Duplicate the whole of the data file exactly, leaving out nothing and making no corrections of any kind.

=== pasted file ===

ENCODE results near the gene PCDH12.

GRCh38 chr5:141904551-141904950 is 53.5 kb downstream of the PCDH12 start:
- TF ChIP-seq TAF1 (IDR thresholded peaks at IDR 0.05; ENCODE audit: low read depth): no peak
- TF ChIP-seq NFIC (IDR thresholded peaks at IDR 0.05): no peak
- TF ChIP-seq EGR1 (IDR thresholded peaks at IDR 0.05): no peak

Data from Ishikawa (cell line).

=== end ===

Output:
ENCODE results near the gene PCDH12.

GRCh38 chr5:141904551-141904950 is 53.5 kb downstream of the PCDH12 start:
- TF ChIP-seq TAF1 (IDR thresholded peaks at IDR 0.05; ENCODE audit: low read depth): no peak
- TF ChIP-seq NFIC (IDR thresholded peaks at IDR 0.05): no peak
- TF ChIP-seq EGR1 (IDR thresholded peaks at IDR 0.05): no peak

Data from Ishikawa (cell line).